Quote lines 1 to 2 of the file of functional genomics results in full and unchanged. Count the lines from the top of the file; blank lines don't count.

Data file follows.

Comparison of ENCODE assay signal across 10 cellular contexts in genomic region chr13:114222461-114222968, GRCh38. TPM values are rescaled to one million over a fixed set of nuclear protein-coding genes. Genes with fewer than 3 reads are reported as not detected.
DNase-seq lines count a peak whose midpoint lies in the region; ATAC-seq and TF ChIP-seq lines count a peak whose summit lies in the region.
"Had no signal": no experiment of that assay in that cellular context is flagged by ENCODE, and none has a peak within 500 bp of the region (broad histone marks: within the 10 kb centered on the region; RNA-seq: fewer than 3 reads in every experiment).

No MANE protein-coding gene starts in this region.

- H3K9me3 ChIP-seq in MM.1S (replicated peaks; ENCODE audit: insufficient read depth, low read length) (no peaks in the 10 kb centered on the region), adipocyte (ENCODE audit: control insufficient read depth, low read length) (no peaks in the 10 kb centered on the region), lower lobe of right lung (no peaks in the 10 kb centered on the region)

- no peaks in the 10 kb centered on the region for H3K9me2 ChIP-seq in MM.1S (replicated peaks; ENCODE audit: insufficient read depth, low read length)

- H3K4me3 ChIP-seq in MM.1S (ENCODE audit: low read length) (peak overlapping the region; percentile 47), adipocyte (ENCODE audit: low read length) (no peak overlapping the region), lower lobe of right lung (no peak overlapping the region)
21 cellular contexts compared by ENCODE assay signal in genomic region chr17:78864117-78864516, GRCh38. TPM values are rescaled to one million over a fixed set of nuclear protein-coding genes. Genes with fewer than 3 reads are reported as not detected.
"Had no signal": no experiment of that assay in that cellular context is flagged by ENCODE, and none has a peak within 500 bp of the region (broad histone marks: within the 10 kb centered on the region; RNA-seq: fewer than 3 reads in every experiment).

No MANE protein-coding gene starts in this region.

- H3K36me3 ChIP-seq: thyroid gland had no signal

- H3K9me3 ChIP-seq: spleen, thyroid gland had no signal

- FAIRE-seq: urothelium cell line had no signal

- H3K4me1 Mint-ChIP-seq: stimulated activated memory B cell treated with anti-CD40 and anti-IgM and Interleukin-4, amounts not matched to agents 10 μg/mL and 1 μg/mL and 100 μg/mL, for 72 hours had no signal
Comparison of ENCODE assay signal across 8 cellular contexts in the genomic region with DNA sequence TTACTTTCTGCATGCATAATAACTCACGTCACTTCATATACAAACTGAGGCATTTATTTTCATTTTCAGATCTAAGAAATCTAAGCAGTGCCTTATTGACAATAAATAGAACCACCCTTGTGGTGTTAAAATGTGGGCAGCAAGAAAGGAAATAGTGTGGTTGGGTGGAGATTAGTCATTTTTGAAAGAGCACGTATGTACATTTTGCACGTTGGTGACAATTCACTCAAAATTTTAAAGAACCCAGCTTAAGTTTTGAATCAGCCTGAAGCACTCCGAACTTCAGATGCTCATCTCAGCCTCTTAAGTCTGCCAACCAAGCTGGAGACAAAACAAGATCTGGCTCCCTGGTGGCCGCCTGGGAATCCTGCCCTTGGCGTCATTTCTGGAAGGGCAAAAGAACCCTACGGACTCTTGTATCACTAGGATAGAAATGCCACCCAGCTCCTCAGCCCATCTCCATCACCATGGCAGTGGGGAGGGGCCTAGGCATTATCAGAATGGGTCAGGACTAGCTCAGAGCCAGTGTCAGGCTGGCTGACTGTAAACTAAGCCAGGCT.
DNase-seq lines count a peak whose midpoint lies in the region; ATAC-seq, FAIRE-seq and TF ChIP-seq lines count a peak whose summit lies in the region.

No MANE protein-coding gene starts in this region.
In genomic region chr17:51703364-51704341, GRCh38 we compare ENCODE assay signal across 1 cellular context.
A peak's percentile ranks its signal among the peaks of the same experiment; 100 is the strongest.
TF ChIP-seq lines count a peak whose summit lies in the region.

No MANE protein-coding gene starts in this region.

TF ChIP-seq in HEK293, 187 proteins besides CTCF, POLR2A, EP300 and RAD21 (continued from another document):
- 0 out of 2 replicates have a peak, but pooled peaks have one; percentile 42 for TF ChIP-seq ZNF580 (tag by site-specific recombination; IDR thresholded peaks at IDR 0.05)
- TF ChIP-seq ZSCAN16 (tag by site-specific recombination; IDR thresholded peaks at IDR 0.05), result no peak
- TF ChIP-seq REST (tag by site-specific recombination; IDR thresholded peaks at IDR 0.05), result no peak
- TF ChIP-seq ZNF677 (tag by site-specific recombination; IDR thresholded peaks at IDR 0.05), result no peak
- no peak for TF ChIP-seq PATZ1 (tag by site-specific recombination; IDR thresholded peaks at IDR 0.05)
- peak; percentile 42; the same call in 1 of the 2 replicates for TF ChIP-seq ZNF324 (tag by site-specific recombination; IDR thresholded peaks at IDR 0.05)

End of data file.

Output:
Comparison of ENCODE assay signal across 10 cellular contexts in genomic region chr13:114222461-114222968, GRCh38. TPM values are rescaled to one million over a fixed set of nuclear protein-coding genes. Genes with fewer than 3 reads are reported as not detected.
DNase-seq lines count a peak whose midpoint lies in the region; ATAC-seq and TF ChIP-seq lines count a peak whose summit lies in the region.